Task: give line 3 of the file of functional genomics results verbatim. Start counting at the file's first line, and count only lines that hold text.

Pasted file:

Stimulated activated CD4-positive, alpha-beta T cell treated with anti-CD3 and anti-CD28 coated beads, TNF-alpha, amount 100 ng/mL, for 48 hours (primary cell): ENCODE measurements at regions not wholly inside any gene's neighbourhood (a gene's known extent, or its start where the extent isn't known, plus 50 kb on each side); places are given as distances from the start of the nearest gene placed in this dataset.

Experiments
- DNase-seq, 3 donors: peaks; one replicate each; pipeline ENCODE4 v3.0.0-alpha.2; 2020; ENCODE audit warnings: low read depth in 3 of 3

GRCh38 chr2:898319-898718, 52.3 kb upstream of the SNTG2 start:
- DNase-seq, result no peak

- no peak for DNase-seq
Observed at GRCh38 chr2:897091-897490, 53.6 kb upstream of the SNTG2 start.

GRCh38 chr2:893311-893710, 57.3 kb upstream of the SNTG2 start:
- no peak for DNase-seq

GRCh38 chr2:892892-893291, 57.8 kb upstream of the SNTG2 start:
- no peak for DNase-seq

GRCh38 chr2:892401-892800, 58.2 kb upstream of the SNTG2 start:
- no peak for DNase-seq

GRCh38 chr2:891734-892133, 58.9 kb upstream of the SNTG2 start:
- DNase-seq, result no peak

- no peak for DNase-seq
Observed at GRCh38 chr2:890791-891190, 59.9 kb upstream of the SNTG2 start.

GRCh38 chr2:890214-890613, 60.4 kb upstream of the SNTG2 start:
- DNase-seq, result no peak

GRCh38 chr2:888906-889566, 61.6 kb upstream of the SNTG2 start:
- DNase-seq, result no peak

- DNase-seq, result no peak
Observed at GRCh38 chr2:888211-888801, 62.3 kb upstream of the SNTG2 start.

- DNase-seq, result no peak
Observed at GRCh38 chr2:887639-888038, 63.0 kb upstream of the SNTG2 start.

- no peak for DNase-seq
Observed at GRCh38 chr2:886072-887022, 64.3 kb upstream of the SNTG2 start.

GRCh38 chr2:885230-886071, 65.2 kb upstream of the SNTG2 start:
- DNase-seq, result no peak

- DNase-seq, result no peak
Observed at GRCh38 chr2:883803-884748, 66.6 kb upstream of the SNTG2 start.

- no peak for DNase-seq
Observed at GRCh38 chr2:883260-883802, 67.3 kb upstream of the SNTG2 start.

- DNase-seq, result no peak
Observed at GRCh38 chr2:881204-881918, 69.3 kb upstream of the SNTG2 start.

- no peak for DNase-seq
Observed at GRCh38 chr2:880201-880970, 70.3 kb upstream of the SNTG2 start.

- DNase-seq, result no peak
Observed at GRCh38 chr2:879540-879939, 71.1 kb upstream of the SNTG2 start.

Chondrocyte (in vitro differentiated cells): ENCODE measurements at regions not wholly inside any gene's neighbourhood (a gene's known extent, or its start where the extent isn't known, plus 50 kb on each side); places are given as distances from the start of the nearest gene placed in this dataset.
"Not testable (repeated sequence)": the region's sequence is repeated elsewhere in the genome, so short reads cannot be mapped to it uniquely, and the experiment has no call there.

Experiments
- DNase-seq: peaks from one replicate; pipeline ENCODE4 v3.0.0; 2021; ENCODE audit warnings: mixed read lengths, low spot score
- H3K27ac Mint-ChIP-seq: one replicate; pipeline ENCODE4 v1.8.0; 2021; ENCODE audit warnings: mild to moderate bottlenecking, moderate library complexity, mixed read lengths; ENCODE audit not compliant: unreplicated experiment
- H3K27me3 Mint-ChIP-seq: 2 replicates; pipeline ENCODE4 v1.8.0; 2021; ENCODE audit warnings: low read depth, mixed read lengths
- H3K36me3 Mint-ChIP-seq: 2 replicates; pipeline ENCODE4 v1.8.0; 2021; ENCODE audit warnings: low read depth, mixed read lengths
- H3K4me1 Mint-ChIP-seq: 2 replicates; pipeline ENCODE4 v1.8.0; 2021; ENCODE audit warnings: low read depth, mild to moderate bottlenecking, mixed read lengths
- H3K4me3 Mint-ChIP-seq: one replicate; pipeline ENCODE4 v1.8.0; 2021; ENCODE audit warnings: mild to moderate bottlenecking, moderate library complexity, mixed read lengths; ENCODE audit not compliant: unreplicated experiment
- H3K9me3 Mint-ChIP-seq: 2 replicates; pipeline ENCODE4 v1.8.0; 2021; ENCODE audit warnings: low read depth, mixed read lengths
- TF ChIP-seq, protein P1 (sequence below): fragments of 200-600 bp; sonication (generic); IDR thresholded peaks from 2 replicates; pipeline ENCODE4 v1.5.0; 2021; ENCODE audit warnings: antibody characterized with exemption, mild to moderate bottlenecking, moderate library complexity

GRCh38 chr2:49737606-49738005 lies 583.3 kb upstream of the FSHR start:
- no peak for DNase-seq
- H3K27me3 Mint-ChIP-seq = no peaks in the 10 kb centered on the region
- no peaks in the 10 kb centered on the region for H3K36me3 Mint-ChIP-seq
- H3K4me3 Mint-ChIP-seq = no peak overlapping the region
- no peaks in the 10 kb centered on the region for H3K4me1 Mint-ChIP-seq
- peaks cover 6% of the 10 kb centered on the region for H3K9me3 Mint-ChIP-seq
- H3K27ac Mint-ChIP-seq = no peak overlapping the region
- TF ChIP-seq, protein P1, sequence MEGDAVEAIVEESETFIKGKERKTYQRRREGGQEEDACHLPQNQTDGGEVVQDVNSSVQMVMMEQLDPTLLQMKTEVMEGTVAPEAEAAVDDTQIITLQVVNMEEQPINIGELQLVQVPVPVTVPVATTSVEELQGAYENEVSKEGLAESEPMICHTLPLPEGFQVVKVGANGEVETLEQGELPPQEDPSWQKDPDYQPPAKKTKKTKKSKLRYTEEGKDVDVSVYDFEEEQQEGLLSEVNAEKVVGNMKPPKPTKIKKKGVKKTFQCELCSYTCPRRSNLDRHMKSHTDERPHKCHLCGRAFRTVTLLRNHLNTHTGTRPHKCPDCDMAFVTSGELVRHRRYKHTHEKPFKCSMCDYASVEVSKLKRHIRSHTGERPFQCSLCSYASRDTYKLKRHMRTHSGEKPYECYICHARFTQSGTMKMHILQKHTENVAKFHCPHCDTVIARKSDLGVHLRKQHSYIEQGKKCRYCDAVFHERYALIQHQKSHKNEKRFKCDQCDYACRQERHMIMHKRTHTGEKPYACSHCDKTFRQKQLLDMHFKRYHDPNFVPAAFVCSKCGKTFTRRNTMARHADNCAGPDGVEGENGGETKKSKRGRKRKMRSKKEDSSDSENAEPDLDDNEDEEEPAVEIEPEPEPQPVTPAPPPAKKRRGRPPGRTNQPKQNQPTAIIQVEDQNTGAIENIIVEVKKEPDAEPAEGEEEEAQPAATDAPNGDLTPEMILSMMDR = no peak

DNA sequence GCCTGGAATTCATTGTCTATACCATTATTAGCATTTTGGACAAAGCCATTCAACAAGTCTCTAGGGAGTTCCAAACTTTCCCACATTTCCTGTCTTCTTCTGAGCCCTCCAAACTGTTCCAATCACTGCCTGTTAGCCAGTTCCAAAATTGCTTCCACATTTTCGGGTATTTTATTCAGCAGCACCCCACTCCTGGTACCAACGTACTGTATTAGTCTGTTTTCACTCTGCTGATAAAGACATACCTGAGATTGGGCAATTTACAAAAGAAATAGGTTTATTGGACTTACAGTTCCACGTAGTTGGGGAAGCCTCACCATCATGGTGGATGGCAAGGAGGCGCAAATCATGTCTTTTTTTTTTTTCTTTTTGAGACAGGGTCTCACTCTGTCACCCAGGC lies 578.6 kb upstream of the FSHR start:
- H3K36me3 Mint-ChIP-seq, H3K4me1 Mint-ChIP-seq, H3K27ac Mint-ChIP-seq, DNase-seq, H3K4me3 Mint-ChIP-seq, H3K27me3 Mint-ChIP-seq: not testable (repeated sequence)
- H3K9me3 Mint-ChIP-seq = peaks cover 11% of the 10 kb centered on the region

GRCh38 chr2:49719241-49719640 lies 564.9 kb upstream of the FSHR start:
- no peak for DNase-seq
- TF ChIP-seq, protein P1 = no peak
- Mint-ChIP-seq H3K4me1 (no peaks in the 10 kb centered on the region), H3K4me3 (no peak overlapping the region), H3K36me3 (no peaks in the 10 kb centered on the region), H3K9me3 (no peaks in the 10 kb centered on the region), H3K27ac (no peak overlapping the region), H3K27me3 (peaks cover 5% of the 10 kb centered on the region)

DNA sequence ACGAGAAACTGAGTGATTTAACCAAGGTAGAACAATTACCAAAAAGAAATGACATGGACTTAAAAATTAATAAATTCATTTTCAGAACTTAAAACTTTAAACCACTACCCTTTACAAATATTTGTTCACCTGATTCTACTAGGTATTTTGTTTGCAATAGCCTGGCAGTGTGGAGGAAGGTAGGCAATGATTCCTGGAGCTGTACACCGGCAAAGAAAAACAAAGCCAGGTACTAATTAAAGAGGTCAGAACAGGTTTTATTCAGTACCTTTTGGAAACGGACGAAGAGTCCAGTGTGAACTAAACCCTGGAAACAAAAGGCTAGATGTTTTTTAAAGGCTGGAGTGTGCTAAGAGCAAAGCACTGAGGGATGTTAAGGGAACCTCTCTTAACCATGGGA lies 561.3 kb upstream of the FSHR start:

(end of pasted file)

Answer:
- DNase-seq, 3 donors: peaks; one replicate each; pipeline ENCODE4 v3.0.0-alpha.2; 2020; ENCODE audit warnings: low read depth in 3 of 3